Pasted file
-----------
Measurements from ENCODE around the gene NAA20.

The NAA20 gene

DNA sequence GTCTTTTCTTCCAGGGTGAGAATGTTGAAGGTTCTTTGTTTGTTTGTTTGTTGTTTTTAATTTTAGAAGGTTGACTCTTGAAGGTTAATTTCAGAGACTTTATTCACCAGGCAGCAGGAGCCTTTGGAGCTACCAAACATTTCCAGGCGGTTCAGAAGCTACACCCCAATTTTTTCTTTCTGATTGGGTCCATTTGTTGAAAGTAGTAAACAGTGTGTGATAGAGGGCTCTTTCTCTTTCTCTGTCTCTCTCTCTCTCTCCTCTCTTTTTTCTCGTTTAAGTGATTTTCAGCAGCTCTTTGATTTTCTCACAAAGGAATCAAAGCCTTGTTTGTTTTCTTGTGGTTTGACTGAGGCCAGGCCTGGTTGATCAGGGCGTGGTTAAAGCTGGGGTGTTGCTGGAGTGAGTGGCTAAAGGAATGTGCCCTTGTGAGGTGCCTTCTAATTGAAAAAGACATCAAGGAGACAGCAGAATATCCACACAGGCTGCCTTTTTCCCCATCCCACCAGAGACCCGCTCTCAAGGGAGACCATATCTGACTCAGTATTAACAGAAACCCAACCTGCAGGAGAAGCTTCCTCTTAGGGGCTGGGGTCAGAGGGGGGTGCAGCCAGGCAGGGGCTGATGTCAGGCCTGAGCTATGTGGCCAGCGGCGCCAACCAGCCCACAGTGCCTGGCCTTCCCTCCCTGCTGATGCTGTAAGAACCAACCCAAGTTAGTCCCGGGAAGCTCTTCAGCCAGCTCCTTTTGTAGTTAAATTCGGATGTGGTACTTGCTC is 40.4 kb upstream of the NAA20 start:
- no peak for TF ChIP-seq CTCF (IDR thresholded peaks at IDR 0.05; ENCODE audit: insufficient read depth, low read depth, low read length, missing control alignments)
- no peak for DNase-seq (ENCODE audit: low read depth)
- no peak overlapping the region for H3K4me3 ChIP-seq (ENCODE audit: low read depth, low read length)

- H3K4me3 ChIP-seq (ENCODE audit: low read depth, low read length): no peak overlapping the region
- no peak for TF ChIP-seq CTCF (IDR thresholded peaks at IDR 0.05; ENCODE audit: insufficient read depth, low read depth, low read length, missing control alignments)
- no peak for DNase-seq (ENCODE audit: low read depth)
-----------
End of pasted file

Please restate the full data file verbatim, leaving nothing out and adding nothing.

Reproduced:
Measurements from ENCODE around the gene NAA20.

The NAA20 gene

DNA sequence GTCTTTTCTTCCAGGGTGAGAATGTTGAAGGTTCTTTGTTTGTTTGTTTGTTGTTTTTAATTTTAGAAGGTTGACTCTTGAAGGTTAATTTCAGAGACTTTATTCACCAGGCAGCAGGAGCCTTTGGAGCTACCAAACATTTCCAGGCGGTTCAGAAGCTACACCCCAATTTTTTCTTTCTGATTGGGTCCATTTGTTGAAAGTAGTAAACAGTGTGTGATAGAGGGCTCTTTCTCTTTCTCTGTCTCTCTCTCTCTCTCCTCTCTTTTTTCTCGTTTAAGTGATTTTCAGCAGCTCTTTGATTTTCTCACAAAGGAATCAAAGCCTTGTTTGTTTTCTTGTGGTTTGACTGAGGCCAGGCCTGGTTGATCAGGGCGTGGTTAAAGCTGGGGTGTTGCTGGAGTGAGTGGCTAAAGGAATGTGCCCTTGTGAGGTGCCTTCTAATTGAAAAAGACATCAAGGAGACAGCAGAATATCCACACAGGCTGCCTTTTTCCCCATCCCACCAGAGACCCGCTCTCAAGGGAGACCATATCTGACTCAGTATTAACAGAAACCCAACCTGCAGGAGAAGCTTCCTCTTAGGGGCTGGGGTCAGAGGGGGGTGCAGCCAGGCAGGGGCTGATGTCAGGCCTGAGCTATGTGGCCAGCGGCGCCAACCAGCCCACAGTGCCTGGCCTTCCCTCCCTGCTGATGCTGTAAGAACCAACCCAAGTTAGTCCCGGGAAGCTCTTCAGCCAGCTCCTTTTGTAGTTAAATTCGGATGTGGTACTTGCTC is 40.4 kb upstream of the NAA20 start:
- no peak for TF ChIP-seq CTCF (IDR thresholded peaks at IDR 0.05; ENCODE audit: insufficient read depth, low read depth, low read length, missing control alignments)
- no peak for DNase-seq (ENCODE audit: low read depth)
- no peak overlapping the region for H3K4me3 ChIP-seq (ENCODE audit: low read depth, low read length)

- H3K4me3 ChIP-seq (ENCODE audit: low read depth, low read length): no peak overlapping the region
- no peak for TF ChIP-seq CTCF (IDR thresholded peaks at IDR 0.05; ENCODE audit: insufficient read depth, low read depth, low read length, missing control alignments)
- no peak for DNase-seq (ENCODE audit: low read depth)